A new film adaption of the 1971 book, "The Lorax," hits theaters March 2nd, on the birthday of its author and illustrator..
Dr. Seuss (born Theodor Seuss Geisel) would have turned 108 years old. The celebrated writer died in 1991, but his classic stories, including "Cat in the Hat" and "Horton Hears a Who!," continue to inspire new generations both in book-form and on the big screen. Thus far the revered works of Dr. Seuss have largely fizzled, critically speaking, on the big screen.
The latest of these films, “The Lorax,” breaks that trend, offering a fun, frenetic and capable vehicle for Dr. Seuss’s vaunted silly wisdom.
“The Lorax” is not about the title character so much; in fact, I don’t recall if our main character ever even actually meets the Lorax (voice of Danny DeVito) on screen. Ted (Zac Efron) is merely looking to impress Audrey (Taylor Swift), the girl he likes, by getting his hands on a tree.
Ted and Audrey live in Thneedville, a domed burg controlled by the greedy Mr. O’Hare (Rob Riggle), who strangely resembles a cross between Bob Parr’s boss in The Incredibles and Fred Armisen of “Saturday Night Live.” Mr. O’Hare bottles and sells fresh air to the people of Thneedville, most of whom know little of the outside world. Trees, much like most everything else in Thneedville, are made of plastic.
Audrey, however, dreams of having a real-life tree in her own yard, one that grows and (since this is a Dr. Seuss story) has a giant tuft of orange fuzz on top of it. Ted, naturally, sets out to find a tree for his would-be true love.
He ventures outside of Thneedville’s iron walls to find the Once-ler who supposedly can secure a tree for anyone wanting one. The Once-ler then tells Ted the story of why trees went the way of the Dortleduff.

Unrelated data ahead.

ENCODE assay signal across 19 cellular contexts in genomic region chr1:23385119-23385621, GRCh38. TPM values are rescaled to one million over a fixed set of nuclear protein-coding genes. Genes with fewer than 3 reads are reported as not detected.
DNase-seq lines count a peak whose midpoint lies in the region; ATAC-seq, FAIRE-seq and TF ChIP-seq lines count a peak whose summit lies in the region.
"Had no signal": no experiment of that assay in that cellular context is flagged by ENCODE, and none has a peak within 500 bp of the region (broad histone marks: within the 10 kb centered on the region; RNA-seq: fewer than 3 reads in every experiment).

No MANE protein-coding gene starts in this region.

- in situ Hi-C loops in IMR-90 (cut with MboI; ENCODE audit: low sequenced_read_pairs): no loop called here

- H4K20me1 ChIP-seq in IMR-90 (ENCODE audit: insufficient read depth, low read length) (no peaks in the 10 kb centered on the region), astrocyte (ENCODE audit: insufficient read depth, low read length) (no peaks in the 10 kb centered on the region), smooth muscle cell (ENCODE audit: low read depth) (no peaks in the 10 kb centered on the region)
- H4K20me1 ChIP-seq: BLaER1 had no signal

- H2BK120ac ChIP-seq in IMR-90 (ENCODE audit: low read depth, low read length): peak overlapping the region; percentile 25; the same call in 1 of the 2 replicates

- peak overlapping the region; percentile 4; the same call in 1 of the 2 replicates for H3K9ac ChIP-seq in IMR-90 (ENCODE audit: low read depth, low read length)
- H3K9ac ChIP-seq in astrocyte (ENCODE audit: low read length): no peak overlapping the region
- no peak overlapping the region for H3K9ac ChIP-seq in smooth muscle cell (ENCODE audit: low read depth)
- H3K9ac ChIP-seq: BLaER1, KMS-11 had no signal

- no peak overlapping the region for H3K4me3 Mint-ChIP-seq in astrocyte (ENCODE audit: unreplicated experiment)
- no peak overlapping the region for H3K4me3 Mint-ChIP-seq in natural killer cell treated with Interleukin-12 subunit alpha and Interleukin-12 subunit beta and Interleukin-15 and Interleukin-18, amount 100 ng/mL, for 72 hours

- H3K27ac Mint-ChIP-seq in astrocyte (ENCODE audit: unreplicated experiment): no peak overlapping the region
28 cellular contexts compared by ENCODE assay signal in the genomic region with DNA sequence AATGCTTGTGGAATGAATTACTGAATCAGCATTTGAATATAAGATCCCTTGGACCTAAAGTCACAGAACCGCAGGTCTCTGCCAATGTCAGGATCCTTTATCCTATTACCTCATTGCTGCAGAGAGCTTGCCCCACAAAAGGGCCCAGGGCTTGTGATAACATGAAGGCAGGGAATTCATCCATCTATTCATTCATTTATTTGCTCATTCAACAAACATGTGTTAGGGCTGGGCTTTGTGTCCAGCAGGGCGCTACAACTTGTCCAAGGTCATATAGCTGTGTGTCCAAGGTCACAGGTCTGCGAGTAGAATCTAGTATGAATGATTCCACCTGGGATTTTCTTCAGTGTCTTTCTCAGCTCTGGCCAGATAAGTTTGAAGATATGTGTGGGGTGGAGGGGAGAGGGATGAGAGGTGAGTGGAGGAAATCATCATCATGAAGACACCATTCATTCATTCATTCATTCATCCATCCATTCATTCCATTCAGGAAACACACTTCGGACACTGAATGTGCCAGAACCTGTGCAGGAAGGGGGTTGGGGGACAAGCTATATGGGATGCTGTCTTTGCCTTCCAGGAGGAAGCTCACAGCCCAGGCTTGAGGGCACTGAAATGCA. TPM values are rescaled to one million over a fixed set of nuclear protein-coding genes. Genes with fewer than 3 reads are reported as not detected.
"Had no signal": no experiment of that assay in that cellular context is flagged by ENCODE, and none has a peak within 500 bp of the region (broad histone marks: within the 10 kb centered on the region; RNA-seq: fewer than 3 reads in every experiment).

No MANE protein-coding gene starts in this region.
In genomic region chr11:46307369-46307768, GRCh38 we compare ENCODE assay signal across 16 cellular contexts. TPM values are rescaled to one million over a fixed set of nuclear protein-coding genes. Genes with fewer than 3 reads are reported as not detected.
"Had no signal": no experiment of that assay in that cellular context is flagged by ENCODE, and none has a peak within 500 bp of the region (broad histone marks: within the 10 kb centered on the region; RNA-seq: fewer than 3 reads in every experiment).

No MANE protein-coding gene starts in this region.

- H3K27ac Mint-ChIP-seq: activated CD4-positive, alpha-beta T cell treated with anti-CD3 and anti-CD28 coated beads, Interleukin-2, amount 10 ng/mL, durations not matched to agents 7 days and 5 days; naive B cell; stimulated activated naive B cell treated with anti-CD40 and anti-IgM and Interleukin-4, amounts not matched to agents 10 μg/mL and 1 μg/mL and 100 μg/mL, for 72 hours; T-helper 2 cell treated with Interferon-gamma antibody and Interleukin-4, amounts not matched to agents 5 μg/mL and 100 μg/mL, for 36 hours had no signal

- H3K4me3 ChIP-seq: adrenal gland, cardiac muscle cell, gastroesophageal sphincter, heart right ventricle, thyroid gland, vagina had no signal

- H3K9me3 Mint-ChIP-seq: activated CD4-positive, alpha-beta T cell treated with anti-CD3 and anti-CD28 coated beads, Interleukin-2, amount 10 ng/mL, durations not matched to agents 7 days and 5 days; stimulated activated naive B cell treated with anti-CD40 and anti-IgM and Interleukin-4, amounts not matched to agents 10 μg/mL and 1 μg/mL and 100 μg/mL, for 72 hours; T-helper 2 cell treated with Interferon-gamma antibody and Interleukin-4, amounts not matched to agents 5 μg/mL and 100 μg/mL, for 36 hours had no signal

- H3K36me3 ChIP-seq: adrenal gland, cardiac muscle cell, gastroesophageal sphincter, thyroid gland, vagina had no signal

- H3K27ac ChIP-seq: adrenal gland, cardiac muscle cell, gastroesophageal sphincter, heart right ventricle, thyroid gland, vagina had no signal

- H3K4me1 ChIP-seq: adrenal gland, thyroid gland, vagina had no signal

It occurs to me that all of this sounds rather convoluted and confusing, but one of the better things about the story is that it conveys this information simply and concisely in a way that young children can understand without being pandering and insulting the viewer’s intelligence.
Yes, this is, of course, a thinly veiled story on environmentalism and corporate greed. But it has heaping doses of charm and wit without relying on cheap sight gags and pop culture references that are, in today’s ever-fluid gossip culture, almost instantly out of date.
With its bright, vivid oranges, reds and greens, this undoubtedly uses Dr. Seuss’s visual palette, much like “Horton” did before. The difference here is that “The Lorax” doesn’t try to modernize the story by giving everyone cell phones and computers; they stick to the original message rather well and enhance the visuals with some terrific use of 3D. Yes, this is one of few films actually worth paying a few extra bucks for the third dimension. My three kids have been to numerous 3D films and have rarely grabbed at the air in front of them as often as they did for “The Lorax.”
“The Lorax” is the perfect combination of message, myth and mirth, with just enough whiz-bang to offset the message — a visually impressive spectacle that has some meat behind it.
Tell us: Do you plan to see "Dr. Seuss' The Lorax"?